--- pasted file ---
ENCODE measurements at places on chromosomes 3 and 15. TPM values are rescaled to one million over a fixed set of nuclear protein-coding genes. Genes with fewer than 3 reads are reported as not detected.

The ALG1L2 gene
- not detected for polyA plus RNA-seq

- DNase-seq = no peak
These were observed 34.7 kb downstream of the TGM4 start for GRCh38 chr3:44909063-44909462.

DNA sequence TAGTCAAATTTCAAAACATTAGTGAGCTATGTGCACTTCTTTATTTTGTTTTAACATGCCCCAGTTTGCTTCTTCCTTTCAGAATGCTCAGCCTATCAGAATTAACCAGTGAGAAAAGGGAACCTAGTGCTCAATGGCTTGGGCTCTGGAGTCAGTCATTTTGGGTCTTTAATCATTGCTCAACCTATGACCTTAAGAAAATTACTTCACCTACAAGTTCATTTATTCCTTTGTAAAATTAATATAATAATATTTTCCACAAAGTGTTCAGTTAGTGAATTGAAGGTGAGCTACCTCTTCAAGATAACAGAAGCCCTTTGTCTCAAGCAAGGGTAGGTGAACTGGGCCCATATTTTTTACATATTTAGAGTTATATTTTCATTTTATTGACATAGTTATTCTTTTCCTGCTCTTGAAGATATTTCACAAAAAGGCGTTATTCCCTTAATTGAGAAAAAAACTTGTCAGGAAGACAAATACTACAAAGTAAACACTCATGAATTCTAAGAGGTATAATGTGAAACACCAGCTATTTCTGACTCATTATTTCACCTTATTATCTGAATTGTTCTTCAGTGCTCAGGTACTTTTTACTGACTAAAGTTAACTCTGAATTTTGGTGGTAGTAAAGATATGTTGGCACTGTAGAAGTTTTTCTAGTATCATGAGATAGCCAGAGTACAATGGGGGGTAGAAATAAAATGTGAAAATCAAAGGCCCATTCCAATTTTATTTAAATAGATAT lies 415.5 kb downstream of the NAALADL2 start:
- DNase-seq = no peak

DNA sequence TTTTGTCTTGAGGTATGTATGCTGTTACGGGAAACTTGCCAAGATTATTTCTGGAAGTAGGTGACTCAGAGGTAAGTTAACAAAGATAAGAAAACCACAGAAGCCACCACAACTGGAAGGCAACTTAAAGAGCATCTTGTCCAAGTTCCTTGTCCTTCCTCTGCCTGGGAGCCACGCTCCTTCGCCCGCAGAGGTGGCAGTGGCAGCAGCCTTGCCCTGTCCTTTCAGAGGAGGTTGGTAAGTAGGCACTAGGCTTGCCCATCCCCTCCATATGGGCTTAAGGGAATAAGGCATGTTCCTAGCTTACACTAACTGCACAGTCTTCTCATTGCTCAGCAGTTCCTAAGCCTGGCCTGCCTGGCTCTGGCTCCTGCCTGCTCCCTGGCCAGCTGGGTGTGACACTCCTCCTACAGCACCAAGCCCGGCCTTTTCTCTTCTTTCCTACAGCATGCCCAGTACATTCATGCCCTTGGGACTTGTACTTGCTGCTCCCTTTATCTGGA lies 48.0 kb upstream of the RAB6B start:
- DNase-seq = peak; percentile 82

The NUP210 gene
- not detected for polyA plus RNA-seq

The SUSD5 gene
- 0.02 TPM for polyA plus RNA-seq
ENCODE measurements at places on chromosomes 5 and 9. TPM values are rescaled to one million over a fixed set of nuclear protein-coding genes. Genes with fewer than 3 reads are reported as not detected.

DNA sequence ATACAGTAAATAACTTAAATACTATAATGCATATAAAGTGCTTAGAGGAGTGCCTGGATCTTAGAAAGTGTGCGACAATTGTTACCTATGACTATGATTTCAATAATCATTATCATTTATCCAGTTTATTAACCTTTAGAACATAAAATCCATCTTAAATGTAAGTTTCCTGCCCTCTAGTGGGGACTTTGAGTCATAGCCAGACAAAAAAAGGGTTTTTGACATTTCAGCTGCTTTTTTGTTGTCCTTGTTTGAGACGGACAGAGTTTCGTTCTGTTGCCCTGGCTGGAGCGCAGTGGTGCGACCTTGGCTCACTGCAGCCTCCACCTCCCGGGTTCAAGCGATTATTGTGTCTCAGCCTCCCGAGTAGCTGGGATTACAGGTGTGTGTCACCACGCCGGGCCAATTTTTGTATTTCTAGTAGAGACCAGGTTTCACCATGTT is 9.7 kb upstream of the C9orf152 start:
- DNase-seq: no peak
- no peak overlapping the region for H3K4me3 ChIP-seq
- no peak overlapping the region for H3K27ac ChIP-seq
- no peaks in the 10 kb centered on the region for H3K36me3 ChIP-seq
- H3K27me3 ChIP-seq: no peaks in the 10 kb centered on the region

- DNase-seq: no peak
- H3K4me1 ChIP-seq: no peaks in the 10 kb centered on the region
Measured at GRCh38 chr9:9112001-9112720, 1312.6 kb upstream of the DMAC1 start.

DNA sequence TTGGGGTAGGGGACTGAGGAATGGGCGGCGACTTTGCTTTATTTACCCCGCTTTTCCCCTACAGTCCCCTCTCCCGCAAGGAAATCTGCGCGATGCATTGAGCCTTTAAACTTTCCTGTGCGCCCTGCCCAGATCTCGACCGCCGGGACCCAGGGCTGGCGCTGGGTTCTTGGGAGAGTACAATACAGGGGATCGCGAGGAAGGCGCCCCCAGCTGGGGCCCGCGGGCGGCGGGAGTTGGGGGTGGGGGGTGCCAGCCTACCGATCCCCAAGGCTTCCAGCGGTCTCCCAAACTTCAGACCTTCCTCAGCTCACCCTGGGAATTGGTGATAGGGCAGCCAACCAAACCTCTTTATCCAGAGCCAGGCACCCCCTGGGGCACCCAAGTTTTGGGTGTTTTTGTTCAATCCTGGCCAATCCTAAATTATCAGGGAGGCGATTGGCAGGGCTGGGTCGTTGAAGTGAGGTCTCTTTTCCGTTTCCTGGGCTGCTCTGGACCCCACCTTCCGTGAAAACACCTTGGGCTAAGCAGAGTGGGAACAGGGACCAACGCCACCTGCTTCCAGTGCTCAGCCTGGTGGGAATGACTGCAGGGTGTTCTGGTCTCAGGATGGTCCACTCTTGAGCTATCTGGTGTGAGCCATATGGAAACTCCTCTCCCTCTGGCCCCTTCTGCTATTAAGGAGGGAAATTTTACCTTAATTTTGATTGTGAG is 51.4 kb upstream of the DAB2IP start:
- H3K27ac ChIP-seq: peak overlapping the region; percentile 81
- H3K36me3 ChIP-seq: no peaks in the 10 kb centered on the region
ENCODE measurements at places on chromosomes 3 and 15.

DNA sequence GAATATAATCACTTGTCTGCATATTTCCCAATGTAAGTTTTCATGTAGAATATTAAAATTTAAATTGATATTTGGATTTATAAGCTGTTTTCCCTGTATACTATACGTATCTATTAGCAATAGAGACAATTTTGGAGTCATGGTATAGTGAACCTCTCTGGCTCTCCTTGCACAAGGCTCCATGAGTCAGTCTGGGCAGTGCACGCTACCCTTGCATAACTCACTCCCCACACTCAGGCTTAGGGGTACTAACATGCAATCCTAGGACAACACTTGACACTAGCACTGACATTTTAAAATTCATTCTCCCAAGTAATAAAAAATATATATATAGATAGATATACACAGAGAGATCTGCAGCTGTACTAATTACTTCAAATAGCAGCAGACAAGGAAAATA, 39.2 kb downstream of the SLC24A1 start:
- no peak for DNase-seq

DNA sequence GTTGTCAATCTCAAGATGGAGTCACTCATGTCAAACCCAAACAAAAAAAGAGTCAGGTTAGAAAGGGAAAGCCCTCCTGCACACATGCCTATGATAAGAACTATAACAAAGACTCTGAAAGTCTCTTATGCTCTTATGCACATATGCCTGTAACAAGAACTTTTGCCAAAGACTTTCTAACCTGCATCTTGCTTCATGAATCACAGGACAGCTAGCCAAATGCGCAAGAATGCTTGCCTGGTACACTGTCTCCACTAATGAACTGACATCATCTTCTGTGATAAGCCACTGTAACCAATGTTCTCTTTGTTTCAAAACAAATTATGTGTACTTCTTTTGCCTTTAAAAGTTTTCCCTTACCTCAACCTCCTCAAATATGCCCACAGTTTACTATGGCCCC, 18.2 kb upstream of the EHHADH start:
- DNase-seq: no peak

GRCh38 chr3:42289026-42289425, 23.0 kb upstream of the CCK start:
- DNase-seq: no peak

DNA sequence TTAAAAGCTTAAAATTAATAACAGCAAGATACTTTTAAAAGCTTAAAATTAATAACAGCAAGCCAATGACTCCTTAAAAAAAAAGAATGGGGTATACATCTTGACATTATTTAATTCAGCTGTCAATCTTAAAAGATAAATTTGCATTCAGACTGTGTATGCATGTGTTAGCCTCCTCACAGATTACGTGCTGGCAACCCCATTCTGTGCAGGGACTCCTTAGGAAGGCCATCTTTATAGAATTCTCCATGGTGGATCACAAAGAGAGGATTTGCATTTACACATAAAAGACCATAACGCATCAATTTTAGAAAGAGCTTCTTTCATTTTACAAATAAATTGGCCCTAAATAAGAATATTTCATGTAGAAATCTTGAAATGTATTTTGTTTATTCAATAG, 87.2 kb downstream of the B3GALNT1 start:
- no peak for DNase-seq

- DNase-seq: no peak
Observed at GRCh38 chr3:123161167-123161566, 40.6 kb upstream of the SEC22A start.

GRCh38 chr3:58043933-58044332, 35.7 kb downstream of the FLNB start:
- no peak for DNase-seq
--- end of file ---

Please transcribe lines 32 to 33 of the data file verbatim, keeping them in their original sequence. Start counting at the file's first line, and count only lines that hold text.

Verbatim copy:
GRCh38 chr3:42289026-42289425, 23.0 kb upstream of the CCK start:
- DNase-seq: no peak